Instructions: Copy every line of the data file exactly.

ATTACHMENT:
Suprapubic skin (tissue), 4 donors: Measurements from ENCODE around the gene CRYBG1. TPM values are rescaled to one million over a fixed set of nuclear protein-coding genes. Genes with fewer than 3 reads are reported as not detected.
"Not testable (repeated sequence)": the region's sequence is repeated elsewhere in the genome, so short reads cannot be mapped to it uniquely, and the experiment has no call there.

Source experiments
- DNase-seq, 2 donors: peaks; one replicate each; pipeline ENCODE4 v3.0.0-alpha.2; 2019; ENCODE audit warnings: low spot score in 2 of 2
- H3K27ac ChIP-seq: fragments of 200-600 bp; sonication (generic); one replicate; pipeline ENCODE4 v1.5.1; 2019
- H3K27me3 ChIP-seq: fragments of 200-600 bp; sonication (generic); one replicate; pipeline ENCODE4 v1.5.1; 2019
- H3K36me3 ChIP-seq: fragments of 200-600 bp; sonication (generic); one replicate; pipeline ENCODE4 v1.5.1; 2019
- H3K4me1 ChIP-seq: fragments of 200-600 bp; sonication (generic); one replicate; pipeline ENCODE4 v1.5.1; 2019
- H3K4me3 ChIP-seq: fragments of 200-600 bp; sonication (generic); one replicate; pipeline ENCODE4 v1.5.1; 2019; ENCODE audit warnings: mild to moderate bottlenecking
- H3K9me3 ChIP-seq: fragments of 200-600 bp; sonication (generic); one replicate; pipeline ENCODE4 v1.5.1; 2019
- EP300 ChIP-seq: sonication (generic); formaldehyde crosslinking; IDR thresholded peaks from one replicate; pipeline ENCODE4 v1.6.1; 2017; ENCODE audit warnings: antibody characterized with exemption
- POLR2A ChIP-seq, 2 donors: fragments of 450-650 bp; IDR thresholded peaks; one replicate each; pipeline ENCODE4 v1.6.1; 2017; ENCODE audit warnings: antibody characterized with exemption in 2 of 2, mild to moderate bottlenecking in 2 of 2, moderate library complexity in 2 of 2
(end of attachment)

Suprapubic skin (tissue), 4 donors: Measurements from ENCODE around the gene CRYBG1. TPM values are rescaled to one million over a fixed set of nuclear protein-coding genes. Genes with fewer than 3 reads are reported as not detected.
"Not testable (repeated sequence)": the region's sequence is repeated elsewhere in the genome, so short reads cannot be mapped to it uniquely, and the experiment has no call there.

Source experiments
- DNase-seq, 2 donors: peaks; one replicate each; pipeline ENCODE4 v3.0.0-alpha.2; 2019; ENCODE audit warnings: low spot score in 2 of 2
- H3K27ac ChIP-seq: fragments of 200-600 bp; sonication (generic); one replicate; pipeline ENCODE4 v1.5.1; 2019
- H3K27me3 ChIP-seq: fragments of 200-600 bp; sonication (generic); one replicate; pipeline ENCODE4 v1.5.1; 2019
- H3K36me3 ChIP-seq: fragments of 200-600 bp; sonication (generic); one replicate; pipeline ENCODE4 v1.5.1; 2019
- H3K4me1 ChIP-seq: fragments of 200-600 bp; sonication (generic); one replicate; pipeline ENCODE4 v1.5.1; 2019
- H3K4me3 ChIP-seq: fragments of 200-600 bp; sonication (generic); one replicate; pipeline ENCODE4 v1.5.1; 2019; ENCODE audit warnings: mild to moderate bottlenecking
- H3K9me3 ChIP-seq: fragments of 200-600 bp; sonication (generic); one replicate; pipeline ENCODE4 v1.5.1; 2019
- EP300 ChIP-seq: sonication (generic); formaldehyde crosslinking; IDR thresholded peaks from one replicate; pipeline ENCODE4 v1.6.1; 2017; ENCODE audit warnings: antibody characterized with exemption
- POLR2A ChIP-seq, 2 donors: fragments of 450-650 bp; IDR thresholded peaks; one replicate each; pipeline ENCODE4 v1.6.1; 2017; ENCODE audit warnings: antibody characterized with exemption in 2 of 2, mild to moderate bottlenecking in 2 of 2, moderate library complexity in 2 of 2